Archive for July, 2014|Monthly archive page

The Bonkers School

In Uncategorized on July 25, 2014 at 10:00 am

A couple of weeks ago, I screened a copy of Room 237 for myself and a couple dozen friends. When I talk about Room 237 I call it a “documentary” in quotes, because it’s one of those narratives that is technically nonfiction but realistically not quite rooted in reality. These are, admittedly, sometimes my favorite form of documentary. Not only are they entertaining, but they offer endless opportunity to sharpen critical thinking skills.

In the loosest possible sense, Room 237 is about Stanley Kubrick’s film The Shining, but really it is a sort of ode to overinvestment. It was assembled by Rodney Ascher, whose feelings on The Shining aren’t made visible in the film, and it documents the critical theories of five people for whom The Shining is a large part of their life — one of them makes maps of the layouts in the film, and another has written at least one book about it. Some of them believe that the film is an allegory for genocides such as the slaughter of Native Americans or the Holocaust; one, memorably, believes that Kubrick has distilled all of history into the story and made a film about “pastness”. My favorite is the man who believes that The Shining was made to tell the story of Kubrick’s personal experiences during his faking of the Apollo 11 moon landing. (He’s careful to say that he thinks the moon landing happened, just that the film footage we saw is fake.)

It is evident, much of the time, that these people are desperately projecting their own wants and feelings onto the film. A ski poster turns into a minotaur; a can of baking powder indicates the broken treaties European colonists made with Native Americans. A dissolve where a handful of tourists become a pile of luggage references the death-camp train deportations of the Holocaust. What appear as continuity errors to the rest of us — a suddenly-missing chair, a set missing some of its dressing, or a bathroom that seems to co-occupy space with a ballroom — appear to the subjects of the film as precise and specific choices meant to indicate their theories are correct.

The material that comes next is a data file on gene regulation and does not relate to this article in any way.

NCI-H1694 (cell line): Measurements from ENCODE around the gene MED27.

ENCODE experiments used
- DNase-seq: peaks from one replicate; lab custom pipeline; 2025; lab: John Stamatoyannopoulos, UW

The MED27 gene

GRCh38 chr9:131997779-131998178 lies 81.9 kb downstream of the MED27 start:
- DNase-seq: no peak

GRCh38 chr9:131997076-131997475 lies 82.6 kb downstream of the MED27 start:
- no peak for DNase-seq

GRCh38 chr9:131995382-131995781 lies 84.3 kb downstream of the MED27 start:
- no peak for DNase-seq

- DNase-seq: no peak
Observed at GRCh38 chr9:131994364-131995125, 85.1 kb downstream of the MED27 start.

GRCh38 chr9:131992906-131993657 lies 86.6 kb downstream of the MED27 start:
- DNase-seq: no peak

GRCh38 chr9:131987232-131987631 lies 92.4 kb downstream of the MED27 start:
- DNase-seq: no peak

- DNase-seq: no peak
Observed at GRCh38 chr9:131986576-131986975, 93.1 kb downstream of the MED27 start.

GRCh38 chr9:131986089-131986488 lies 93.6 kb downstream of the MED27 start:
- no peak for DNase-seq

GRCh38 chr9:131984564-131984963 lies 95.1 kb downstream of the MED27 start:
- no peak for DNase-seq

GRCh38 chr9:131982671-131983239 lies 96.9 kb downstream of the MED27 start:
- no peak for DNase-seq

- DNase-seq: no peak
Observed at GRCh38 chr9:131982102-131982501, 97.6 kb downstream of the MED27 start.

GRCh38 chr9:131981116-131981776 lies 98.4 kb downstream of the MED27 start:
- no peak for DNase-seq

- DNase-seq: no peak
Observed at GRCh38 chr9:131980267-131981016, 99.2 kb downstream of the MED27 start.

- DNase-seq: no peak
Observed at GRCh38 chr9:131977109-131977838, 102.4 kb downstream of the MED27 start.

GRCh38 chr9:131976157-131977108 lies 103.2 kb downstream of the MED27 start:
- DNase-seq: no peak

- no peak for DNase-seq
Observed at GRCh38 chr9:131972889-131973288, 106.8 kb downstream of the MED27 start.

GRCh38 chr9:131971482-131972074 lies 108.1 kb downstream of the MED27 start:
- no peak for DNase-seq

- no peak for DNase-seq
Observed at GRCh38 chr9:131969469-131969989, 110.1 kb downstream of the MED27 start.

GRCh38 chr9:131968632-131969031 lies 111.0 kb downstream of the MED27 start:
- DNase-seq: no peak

It’s not that these things can’t be true — but it’s not terribly likely. A friend of mine pointed out that while Kubrick was indeed a control freak who micromanaged every aspect of the film, he also often changed the script from day to day, meaning that the cast and crew frequently had little clue what was going on. Continuity, as with many films, was not necessarily top priority. (Kubrick was also spending much of his time terrorizing Shelley Duvall.)

The further the film runs, the more you see that these people have spent a lot of time studying and analyzing the film. It’s hard to come down on them for that; we do the same in fandom with our favorite media. It also becomes evident that perhaps they have spent a little too much time on it. One of them, whose young son is sometimes heard yelling or crying in the background of his voice-over, admits with a giggle that he thinks his life is becoming The Shining. Run far, run fast.

The interpretations offered by these people derive from what I call the Bonkers School of Criticism, where the personal desire of the critic combines with the interpretive nature of all media to create a deeply bonkers theory of the media’s deeper meaning. There’s nothing wrong with in-depth analysis. There’s nothing wrong with deliberately misreading a text, either. Sometimes it’s fun to think what things could mean, even when you know the creator probably won’t go there and never intended to hint they would. But when the desire to see a specific reading overtakes the desire to accurately represent the work — when you believe the bullshit you came up with to entertain yourself with — you get the Bonkers School.